How changing market infrastructure is taming cryptocurrency’s “Wild West” image among investors

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Few sectors have endured such colossal price swings and asset volatility in recent weeks as cryptocurrencies, but speakers at the inaugural DigitalAssetsLIVE summit on Thursday said evolving market infrastructure, growing product selection, and positive investment performance continue to drive digital assets’ institutionalisation, drawing more capital allocators into this once frontier market. 

The opening session heard how the previously off-piste segment of financial markets has firmly arrived within institutional investors’ frame of view, even if allocations still remain low. The Covid-19 pandemic proved crucial in the pivot from speculation to allocation, speakers said.

Lee Robinson, founder and CIO of multi-asset class hedge fund manager Altana Wealth, observed how a large number of institutions increased their gold and crypto allocations during the immediate aftermath of the initial coronavirus market shock last spring.

“Institutions have gone from a zero allocation three years ago to maybe 1 per cent core allocation and a 1-2 per cent trading allocation,” said Robinson, whose firm has experienced several cryptocurrency cycles since entering the asset class in 2014. “That’s been the big change we’ve seen over the last 12 months.”

Anatoly Crachilov, founding partner and CEO at London-based crypto-focused hedge fund Nickel Digital Asset Management, said that while the bulk of his investor base remains family offices, the composition is starting to change. “Over the last six months, the majority of conversations are now unfolding with endowments, asset allocators, investment banks which are wealth managers acting on behalf of their clients.”

Crachilov observed how discussions with larger institutional allocators tend to be more protracted than with family offices, pointing to multiple internal investment committee discussions taking place over several months prior to any final investment decision being made.

Offering the fund administrator perspective, Karine Seguin, head of business development fund administration services for EMEA at Trident Trust, said that while institutional investors are emerging onto the crypto assets landscape, they remain a minority. However, the product and instruments available have “considerably expanded” in recent times, she told the panel.

Speakers also sought to pinpoint what is bringing established capital allocators into the burgeoning asset class - weighing up an assortment of potential reasons including portfolio diversification, investment returns, hedges against inflation, and fear of missing out.

“From a pure portfolio construction perspective, it merits a place in a portfolio,” Jakob Palmstierna, global head of product and business development, GSR told the session. “It’s a liquid asset, has price discovery, and has uncorrelated returns and positive risk/return characteristics.”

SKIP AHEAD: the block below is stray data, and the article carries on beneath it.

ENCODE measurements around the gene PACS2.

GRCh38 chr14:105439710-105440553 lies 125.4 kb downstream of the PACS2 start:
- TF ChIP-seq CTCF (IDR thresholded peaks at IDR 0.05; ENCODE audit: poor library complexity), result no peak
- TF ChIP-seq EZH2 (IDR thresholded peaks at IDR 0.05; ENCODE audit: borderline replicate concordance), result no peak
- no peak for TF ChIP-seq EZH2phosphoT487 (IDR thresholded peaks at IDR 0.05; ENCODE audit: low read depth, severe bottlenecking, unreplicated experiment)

He continued: “Digital assets trade very much like a macro product today, and it’s the macro traders who are coming. Whether they are discretionary or systematic, it’s a new source of potential returns, and it’s hugely beneficial for their portfolios.”

The discussion also acknowledged ongoing concerns over crypto’s “wild west” elements, including valuation, liquidity, and asset security, though panellists also highlighted the considerable strides taken in advancing the sector’s infrastructure, with more auditors, administrators, and exchanges in place as “market plumbing” has developed.

“The infrastructure is getting there, but the institutions moving in need to adopt the right security around it,” said Palmstierna. “The challenge is that for managers it’s a different story than for investors.”

Building on this point, he said asset manager considerations include risk limits and data integration, and whether they will be short-term or long-term, and systematic or discretionary. “From an investor perspective, when you allocate to one of these managers, you have to set up a new due diligence framework, because it isn’t the same as a traditional framework.”

Seguin said: “The challenge for investors is they require operational due diligence, and that means recruiting staff and recruiting reputable service providers.”

Robinson said it is a sign of the maturity and development of a market that people now want to “put rules and regulations around it.”

Reflecting on how the market’s potential future direction of travel may impact the broader hedge fund industry, he noted: “The future talent pool is at these hedge funds and trading houses, in their late 20s and 30s, cutting their teeth on crypto. This space isn’t just about making money and investing in anti-fiat, it’s also about learning and finding out where the talent pool is for the future as well.”

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Hugh Leask
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